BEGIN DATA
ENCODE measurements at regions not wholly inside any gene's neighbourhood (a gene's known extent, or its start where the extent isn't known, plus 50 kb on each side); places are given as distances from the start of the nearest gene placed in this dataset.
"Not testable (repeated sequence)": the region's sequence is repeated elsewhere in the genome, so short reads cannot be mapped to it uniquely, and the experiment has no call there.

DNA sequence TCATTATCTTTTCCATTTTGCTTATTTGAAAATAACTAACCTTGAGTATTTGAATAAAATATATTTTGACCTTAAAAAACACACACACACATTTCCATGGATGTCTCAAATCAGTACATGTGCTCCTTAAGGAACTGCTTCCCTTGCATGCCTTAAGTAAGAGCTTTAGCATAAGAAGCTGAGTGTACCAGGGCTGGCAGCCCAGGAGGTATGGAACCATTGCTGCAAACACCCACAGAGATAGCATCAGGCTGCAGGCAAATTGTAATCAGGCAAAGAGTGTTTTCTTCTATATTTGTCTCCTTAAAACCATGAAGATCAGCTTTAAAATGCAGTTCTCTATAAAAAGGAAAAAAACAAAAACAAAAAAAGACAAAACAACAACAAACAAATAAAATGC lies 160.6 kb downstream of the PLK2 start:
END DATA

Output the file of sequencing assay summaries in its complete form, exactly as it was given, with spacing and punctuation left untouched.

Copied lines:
ENCODE measurements at regions not wholly inside any gene's neighbourhood (a gene's known extent, or its start where the extent isn't known, plus 50 kb on each side); places are given as distances from the start of the nearest gene placed in this dataset.
"Not testable (repeated sequence)": the region's sequence is repeated elsewhere in the genome, so short reads cannot be mapped to it uniquely, and the experiment has no call there.

DNA sequence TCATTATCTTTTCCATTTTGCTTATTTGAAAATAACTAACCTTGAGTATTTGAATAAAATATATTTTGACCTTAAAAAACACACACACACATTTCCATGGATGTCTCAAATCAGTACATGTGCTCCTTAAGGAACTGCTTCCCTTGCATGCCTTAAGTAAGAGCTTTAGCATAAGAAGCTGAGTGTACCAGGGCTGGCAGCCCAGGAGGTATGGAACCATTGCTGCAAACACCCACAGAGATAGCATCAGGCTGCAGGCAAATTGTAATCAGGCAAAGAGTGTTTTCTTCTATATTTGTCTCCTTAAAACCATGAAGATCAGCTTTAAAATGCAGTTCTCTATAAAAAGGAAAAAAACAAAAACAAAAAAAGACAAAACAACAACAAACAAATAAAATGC lies 160.6 kb downstream of the PLK2 start: